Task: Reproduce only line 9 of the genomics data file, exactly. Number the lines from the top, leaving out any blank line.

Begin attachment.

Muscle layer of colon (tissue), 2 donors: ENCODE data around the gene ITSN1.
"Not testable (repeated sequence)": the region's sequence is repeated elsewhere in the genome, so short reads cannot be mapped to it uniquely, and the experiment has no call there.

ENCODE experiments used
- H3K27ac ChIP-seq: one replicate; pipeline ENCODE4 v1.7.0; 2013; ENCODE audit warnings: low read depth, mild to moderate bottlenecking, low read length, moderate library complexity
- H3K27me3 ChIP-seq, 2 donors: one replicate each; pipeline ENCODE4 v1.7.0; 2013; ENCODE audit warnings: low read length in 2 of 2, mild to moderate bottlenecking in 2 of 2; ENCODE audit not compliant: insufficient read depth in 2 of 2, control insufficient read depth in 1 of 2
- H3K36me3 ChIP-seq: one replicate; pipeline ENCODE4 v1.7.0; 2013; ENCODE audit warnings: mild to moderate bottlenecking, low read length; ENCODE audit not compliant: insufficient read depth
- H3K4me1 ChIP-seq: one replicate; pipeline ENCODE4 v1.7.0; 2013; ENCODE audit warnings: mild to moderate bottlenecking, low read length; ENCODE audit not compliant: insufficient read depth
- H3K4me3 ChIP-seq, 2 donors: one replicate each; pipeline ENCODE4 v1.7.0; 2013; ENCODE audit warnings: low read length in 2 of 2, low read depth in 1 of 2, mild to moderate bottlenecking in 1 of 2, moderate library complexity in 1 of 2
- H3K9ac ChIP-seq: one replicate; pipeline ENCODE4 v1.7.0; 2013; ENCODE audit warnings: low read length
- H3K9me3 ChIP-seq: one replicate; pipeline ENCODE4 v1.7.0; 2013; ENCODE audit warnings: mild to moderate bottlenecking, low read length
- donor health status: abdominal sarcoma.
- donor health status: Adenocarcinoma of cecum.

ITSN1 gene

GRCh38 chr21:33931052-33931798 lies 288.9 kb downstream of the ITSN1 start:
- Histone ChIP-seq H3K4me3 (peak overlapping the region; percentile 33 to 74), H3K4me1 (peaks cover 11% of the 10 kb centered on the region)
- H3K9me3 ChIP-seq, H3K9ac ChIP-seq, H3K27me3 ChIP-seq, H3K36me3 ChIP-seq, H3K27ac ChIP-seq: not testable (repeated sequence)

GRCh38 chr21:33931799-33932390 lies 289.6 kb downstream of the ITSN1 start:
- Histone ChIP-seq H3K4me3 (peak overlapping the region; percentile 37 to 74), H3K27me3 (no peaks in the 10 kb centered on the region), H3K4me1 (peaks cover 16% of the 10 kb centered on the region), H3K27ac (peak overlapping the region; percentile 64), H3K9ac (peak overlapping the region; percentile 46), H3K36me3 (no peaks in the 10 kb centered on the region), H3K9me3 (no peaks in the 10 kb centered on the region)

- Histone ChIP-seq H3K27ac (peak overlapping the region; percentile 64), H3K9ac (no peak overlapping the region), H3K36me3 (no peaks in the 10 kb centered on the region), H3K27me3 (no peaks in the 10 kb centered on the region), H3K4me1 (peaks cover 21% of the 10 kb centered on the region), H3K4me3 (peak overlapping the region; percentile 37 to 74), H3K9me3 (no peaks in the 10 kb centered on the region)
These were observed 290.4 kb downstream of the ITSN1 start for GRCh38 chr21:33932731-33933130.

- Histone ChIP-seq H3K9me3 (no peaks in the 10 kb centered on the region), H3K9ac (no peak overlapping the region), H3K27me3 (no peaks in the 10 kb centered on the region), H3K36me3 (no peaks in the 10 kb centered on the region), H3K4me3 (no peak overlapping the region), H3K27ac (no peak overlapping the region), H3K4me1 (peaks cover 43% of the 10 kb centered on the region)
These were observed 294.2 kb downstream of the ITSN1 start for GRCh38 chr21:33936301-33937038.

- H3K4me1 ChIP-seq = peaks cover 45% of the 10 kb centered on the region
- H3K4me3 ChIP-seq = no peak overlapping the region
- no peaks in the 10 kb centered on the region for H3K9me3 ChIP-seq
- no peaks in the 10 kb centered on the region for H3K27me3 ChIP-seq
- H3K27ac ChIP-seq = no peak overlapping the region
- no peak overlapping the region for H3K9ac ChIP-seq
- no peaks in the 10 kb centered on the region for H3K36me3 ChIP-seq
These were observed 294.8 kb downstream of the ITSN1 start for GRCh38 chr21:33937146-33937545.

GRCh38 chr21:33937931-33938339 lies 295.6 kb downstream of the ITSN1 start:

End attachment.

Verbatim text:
- H3K9ac ChIP-seq: one replicate; pipeline ENCODE4 v1.7.0; 2013; ENCODE audit warnings: low read length